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Pondering…

Recently I have been pondering.

“Am I a good enough advocate for Jake?”
“What does being a good advocate even look like?”
“How do I advocate for Jake without becoming an obsessive, aggressive, annoying human being?”

And, I think most in keeping with the theme of “pondering”, I wonder “What am I advocating for?”.  Am I looking for equality?  For respect?  For inclusion?  For people to see Jake as I see him?  Unequivocally, the answer to all those questions is YES.

But I have been reading a lot of articles, opinions, and blogs lately that have been focusing on research.  That state that being an advocate involves supporting and pushing for more Down syndrome research to be done.  That call people to action, not just in the lives of their individual loved ones, but in the context of the broader Ds community.

And this, friends, is where I get hung up.

If I were being completely 100% honest and transparent (warning: some of you may be utterly horrified by what I am about to say) I would say that up to this point, I have not cared at all about advocating for Ds research.  I have not felt the urgency for research, because in my mind, Jake is an absolutely lovely and wonderful little boy, and why would I want to push for research that intends to “cure” my son?  I firmly believe that Down syndrome is not something that one needs to be cured of.  I firmly believe that Jake has inherent worth because of his value as an individual, and that his worth is not determined by the number of chromosomes he possesses.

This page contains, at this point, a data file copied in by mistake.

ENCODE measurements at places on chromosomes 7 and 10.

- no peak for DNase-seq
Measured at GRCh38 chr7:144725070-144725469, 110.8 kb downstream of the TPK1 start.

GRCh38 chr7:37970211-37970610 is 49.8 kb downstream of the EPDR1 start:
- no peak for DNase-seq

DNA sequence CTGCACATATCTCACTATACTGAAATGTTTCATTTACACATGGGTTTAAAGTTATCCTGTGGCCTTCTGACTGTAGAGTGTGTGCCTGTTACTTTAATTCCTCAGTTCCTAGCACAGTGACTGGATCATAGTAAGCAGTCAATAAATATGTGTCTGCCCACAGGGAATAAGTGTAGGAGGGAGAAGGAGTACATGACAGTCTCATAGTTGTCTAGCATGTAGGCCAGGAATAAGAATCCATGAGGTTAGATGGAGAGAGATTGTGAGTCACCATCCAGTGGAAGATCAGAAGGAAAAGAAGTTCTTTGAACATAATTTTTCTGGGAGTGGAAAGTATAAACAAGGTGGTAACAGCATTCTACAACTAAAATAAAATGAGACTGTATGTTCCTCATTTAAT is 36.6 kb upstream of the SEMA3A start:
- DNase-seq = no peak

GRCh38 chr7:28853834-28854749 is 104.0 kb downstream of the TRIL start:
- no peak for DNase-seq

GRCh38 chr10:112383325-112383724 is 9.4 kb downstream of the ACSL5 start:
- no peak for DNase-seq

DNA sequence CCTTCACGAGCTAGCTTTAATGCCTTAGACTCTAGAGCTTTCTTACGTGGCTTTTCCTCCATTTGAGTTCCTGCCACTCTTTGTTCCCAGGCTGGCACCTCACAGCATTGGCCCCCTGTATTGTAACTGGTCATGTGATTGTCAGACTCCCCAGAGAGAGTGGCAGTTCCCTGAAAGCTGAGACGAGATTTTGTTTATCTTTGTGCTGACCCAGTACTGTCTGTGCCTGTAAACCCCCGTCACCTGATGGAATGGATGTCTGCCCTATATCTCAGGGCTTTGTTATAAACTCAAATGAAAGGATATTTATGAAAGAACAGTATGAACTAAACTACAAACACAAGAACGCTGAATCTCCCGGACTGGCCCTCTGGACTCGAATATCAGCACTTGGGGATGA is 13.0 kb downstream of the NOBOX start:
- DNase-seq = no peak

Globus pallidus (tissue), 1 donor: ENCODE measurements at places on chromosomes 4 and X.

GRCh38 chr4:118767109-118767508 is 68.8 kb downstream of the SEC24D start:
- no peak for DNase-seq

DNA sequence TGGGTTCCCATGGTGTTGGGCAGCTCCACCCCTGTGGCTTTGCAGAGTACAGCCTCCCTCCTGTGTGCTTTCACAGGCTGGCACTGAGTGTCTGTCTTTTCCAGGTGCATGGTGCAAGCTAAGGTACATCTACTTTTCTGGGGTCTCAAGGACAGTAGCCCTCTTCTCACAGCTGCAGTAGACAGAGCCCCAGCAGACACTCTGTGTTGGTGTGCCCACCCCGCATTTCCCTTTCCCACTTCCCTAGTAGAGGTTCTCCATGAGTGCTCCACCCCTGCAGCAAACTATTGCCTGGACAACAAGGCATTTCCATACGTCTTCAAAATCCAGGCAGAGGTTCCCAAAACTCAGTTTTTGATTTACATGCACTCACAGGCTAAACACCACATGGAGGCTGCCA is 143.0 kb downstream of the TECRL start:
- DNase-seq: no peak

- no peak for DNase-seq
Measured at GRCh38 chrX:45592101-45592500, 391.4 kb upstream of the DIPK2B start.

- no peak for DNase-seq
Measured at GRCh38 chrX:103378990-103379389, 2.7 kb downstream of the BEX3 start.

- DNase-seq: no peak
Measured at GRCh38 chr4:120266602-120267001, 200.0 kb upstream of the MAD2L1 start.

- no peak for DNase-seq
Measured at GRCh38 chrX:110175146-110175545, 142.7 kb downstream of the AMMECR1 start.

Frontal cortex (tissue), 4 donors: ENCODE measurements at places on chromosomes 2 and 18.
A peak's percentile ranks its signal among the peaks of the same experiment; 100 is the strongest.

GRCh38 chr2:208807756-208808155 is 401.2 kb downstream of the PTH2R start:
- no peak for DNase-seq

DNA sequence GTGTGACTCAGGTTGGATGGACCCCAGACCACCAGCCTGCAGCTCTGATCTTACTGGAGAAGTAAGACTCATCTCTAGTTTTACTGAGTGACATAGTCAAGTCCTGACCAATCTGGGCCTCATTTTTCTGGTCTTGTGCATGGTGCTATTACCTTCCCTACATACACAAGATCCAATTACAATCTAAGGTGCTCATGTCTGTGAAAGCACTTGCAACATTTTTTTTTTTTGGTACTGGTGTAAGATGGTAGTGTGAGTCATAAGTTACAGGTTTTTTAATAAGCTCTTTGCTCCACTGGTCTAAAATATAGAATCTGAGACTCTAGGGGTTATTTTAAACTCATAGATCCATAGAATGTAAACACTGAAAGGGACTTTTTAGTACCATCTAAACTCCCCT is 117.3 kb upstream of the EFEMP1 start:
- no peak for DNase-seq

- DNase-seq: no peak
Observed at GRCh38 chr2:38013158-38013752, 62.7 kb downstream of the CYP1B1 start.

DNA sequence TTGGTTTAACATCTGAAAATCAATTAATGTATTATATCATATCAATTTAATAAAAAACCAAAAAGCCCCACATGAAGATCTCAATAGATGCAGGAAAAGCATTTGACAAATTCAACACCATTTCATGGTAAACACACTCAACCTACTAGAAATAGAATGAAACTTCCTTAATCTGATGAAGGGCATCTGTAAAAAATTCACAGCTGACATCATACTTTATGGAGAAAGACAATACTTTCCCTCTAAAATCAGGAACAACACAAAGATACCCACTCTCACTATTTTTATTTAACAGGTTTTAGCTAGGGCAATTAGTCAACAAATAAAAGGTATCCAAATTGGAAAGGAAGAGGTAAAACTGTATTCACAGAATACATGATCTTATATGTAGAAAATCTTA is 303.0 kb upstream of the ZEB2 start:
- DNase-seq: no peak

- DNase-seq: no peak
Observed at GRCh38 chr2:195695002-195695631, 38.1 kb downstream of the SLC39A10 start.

It is possible, however, that I have begun to see the light.  There is a stirring in my soul that is beginning to awaken.  It started with the news release a few weeks ago about the recent research that is taking place and the possibilities it possesses for individuals with Down syndrome (if you want to read more about it, click here to read my last post).  It further developed as I read about this website, One21 and as I began to envision research that is not looking for a “cure” for Down syndrome, but rather looking for ways to better manages the challenges and struggles that Down syndrome brings.

As I look toward the future for Jake, I continue pondering.  If research can help mitigate some of the potential problems for individuals with Down syndrome, then I do believe it’s about time I got on board.  I want to be an advocate for my son in the here-and-now, in the every day.  But I also want to advocate for things that will provide him with a way to better manage the challenges that he is sure to face in the future.

Thoughts?  Ponderings?

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Posted by on August 13, 2013 in Uncategorized

 

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“Silencing the Extra Chromosome 21″…

I’ve been putting off writing this blog post for quite some time now.  I’ve wanted to write it.  I’ve sat down in front of the computer, fingers poised over the keys countless times, but always end up staring blankly at the screen, words failing me once again.

“Silencing the Extra Chromosome 21”.